The Expedition to Borneo of H.M.S. Dido for the Suppression of Piracy: With Extracts from the Journal of James Brooke, Esq. of Sarāwak, Volumen2

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Chapman and Hall, 1846 - 413 páginas
 

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Página lxvi - Canning, a member of his said majesty's most honourable privy council, a member of parliament, and his said majesty's principal secretary of state for foreign affairs; and the right hon.
Página 129 - The feeling of the Malay, fostered by education, is acute, and his passions are roused if shame be put upon him ; indeed, this dread of shame amounts to a disease ; and the evil is, that it has taken a wrong direction, the dread of shame being more of exposure or abuse, than shame or contrition* for any offence.
Página lxviii - It is agreed that orders shall be given by the two Governments to their officers and agents in the East, not to form any new settlement on any of the islands in the Eastern seas, without previous authority from their respective Governments in Europe.
Página lxxiii - ... which their situation was much improved. The system of forced cultivation and delivery of pepper was abolished; encouragement was given to the cultivation of rice; the relations between the cultivating classes and the chiefs of the districts were adjusted ; the property in the soil was recognized in those chiefs; and all interference in the detailed management of the interior was withdrawn, by removing the European residents from the out-stations, and substituting in. their room native officers.:...
Página 181 - ... Malays could readily gather a large force of sea Dyaks from Sakarran, who were readily attracted by hope of plunder, and who, supported by the fire-arms of their allies, were certain to overcome any single tribe that held out. The misfortunes of the Dyaks of Sarawak did not stop here. Antimony ore was discovered ; the cupidity of the Borneons was roused ; then Pangerans struggled for the prize; intrigues and dissensions ensued; and the inhabitants of Sarawak in turn felt the very evil they had...
Página 169 - I turn to the inhabitants, and I feel sure that in describing their sufferings and miseries I shall command the interest and sympathy of every person of humanity, and that the claims of the virtuous and most unhappy Dyaks will meet with the same attention as those of the African. And these claims have the advantage, that much good may be done without the vast expenditure of lives and money which the exertions on the African coast yearly demand, and that the people would readily appreciate the good...
Página 184 - is mild and tractable, hospitable when he is well used, grateful for kindness, industrious, honest, and simple ; neither treacherous nor cunning, and so truthful that the word of one of them might safely be taken before the oath of half a dozen Borneans. In their dealings they are very straightforward and correct, and so trustworthy that they rarely attempt, even after a lapse of years, to evade payment of a just debt.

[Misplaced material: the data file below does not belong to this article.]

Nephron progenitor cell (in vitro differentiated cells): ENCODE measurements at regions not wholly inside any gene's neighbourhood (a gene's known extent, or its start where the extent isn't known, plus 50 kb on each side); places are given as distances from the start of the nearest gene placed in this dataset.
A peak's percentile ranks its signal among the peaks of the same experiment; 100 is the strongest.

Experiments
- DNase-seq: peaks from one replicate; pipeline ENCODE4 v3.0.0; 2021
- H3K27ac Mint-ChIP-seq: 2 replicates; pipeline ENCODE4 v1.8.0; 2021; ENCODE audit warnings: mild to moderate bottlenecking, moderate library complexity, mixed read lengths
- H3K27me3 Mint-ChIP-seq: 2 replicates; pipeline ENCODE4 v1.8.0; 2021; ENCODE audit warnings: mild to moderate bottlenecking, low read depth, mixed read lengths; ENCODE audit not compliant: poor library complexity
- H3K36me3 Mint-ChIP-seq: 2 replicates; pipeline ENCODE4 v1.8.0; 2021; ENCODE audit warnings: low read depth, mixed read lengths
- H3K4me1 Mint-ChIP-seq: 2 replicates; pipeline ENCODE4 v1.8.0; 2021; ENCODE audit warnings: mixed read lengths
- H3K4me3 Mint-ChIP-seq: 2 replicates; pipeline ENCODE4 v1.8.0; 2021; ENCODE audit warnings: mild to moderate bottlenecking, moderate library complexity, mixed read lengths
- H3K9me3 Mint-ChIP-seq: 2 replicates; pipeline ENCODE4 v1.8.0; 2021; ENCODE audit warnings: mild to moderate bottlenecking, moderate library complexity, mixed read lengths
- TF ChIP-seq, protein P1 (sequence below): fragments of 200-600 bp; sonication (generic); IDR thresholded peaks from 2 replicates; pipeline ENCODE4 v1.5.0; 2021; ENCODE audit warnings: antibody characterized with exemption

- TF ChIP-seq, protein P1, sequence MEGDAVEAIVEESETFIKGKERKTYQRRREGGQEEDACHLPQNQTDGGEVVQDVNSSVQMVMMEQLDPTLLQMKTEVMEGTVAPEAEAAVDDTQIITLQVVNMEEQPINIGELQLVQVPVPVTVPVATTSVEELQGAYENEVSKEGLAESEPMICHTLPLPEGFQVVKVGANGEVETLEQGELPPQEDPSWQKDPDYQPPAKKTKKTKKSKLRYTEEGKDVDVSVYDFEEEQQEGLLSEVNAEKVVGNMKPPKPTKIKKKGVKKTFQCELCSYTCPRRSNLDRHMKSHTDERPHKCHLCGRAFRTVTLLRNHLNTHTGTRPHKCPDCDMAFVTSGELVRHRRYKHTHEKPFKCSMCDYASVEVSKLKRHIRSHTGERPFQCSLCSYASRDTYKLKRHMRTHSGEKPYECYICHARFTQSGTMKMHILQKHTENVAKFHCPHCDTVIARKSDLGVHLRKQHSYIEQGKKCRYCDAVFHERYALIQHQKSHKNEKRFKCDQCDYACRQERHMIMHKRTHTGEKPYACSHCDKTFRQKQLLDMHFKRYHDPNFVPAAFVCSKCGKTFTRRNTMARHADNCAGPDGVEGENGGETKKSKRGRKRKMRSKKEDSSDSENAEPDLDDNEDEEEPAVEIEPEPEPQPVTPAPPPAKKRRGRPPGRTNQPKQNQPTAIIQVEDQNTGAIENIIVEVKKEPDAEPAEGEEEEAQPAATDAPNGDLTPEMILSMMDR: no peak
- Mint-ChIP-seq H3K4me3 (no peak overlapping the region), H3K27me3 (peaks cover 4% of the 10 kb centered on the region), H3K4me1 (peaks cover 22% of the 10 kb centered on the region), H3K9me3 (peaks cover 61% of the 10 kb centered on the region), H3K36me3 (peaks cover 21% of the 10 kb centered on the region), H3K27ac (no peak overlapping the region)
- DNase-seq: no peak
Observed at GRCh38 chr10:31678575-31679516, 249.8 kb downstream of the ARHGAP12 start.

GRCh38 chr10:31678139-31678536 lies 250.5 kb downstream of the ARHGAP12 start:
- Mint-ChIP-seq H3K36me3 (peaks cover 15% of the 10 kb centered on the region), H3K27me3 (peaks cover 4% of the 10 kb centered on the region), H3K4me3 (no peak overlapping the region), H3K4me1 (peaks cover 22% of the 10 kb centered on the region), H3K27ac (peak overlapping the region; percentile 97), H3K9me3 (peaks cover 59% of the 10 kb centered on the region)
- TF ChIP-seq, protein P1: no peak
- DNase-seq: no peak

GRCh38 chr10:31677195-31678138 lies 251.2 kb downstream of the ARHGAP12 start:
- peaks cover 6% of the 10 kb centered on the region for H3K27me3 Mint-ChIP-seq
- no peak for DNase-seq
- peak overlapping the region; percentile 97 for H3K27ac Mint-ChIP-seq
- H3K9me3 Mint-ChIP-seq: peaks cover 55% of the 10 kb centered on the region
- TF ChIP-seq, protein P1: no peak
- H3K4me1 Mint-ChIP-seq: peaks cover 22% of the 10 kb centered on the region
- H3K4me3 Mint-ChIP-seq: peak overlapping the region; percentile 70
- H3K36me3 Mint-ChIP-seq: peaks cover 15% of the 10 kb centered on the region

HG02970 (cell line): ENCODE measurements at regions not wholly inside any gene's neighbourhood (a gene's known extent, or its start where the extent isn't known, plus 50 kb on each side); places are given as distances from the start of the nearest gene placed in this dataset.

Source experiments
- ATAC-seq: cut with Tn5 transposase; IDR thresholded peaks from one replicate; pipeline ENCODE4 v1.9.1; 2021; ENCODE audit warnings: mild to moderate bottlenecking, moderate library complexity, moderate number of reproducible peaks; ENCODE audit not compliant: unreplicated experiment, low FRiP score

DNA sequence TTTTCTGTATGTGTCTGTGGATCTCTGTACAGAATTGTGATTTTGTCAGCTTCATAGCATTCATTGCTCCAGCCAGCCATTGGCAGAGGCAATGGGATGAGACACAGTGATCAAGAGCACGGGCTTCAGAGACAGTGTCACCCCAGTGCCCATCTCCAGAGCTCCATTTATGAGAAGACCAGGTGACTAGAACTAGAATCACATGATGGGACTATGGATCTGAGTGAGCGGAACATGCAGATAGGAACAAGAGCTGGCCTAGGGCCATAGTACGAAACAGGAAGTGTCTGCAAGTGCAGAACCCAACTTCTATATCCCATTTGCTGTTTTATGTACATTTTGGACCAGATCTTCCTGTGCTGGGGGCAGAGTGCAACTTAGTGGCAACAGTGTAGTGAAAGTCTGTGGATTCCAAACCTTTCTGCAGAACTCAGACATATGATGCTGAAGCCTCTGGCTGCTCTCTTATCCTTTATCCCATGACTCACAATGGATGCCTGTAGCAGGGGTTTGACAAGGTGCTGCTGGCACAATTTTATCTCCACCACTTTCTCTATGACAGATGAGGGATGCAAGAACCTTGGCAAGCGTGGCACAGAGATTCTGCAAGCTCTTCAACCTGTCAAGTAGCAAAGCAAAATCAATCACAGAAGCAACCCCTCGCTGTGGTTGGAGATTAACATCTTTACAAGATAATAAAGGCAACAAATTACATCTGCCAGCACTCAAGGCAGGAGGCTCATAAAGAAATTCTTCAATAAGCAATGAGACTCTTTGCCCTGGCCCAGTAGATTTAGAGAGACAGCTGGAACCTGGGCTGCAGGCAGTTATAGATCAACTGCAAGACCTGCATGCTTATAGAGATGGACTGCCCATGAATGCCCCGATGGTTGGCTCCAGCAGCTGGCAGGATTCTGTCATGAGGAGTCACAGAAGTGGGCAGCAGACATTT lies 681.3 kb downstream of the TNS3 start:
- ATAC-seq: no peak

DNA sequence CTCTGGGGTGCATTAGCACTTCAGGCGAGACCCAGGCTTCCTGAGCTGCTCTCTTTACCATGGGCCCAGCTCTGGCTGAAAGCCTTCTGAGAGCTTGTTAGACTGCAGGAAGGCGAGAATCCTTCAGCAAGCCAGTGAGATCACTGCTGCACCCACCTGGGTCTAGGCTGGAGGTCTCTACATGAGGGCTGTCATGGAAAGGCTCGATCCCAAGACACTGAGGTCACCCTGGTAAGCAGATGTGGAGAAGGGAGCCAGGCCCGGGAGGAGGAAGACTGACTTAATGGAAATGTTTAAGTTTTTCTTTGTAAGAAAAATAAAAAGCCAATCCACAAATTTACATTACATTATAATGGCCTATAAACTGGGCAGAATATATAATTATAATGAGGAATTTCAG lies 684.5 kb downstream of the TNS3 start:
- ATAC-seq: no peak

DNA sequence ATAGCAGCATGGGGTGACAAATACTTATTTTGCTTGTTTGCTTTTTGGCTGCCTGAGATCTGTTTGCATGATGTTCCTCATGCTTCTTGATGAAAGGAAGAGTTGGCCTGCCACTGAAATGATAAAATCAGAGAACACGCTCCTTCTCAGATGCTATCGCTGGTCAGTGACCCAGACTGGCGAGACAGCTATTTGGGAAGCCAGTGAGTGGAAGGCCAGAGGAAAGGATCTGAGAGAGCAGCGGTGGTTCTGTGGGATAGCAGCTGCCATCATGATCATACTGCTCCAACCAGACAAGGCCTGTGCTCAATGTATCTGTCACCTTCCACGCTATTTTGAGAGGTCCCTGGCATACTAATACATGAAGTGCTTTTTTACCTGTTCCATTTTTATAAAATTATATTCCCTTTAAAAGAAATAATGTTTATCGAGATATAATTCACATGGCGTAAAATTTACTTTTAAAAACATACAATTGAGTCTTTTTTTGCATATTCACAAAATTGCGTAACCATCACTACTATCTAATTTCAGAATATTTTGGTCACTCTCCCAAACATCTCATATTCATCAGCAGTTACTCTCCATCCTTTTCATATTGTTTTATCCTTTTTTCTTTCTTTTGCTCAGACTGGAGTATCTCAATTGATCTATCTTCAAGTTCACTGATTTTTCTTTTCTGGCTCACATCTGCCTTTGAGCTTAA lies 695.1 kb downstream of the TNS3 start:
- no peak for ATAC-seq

Página xiii - Mr. Earl, who had a personal acquaintance with this tribe, and could speak their language, always expressed to me a degree of confidence in their good faith, which must have had some grounds. I may here conclude the first stage of the expedition, during the progress of which the head-quarters will be fixed at Singapore. During some of the intervals I hope to see Manilla, and to acquire a cursory knowledge of the unexplored tract at the southern extremity of Manilla, called, in Norries' general chart,...
Página lxxviii - British Plenipotentiaries themselves have described in their last Note, and it only remains for the Undersigned to congratulate themselves on having contributed thereto, and to unite their wishes with those of Their Excellencies, that their respective Agents in their Asiatic Possessions, may ever shew themselves sensible of the duties which Two Friendly Nations, animated with truly liberal views, have to fulfil, both with reference to each other, and also towards the Natives whom the course of events...
Página 53 - The other boats soon followed; and while the pinnace kept up a destructive fire on the fort, Mr. D'Aeth, who was the first to land, jumped on shore, with his crew, at the foot of the hill on the top of which the nearest fort stood, and at once rushed for the summit. This mode of warfare — this dashing at once in the very face of their fort — was so novel and incomprehensible to our enemies, that they fled, panic-struck, into the jungle ; and it was with the greatest difficulty that our leading...

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